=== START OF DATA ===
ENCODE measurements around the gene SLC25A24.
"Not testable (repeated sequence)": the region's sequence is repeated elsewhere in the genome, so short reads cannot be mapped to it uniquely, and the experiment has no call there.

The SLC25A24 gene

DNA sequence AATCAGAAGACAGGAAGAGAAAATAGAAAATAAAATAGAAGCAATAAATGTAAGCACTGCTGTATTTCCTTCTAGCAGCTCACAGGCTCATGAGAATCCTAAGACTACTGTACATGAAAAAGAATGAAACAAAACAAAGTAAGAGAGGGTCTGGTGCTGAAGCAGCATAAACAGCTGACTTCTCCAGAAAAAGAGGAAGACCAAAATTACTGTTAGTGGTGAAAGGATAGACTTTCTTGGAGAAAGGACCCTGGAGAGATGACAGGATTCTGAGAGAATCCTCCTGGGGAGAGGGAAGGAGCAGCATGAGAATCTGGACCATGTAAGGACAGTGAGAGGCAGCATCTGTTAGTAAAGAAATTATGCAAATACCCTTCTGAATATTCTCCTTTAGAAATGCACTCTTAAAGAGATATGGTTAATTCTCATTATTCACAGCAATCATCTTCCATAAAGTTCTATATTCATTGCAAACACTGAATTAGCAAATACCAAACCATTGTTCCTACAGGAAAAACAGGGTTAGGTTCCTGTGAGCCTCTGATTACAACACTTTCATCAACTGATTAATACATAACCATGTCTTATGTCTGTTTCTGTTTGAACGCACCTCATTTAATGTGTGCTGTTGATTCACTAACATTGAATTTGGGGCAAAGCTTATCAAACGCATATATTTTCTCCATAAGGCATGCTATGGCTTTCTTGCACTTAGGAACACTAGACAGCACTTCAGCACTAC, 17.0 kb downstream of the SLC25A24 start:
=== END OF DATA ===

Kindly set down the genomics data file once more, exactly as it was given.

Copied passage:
ENCODE measurements around the gene SLC25A24.
"Not testable (repeated sequence)": the region's sequence is repeated elsewhere in the genome, so short reads cannot be mapped to it uniquely, and the experiment has no call there.

The SLC25A24 gene

DNA sequence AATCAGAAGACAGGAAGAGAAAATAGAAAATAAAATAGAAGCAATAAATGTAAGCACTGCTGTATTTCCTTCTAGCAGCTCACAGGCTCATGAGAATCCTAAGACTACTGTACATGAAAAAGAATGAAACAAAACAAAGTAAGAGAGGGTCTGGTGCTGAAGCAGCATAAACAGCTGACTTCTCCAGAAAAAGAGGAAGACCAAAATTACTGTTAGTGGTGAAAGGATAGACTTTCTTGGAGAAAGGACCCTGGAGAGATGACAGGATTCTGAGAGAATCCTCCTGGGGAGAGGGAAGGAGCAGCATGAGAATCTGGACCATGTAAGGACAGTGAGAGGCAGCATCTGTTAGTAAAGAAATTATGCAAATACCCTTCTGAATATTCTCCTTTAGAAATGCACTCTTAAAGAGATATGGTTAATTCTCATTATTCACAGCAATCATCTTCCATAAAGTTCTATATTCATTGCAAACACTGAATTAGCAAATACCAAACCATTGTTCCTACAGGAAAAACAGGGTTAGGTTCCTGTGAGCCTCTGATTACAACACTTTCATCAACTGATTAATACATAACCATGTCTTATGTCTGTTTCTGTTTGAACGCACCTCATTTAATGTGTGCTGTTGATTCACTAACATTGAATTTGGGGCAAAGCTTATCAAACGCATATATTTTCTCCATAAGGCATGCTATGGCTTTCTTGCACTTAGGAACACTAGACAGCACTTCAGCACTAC, 17.0 kb downstream of the SLC25A24 start: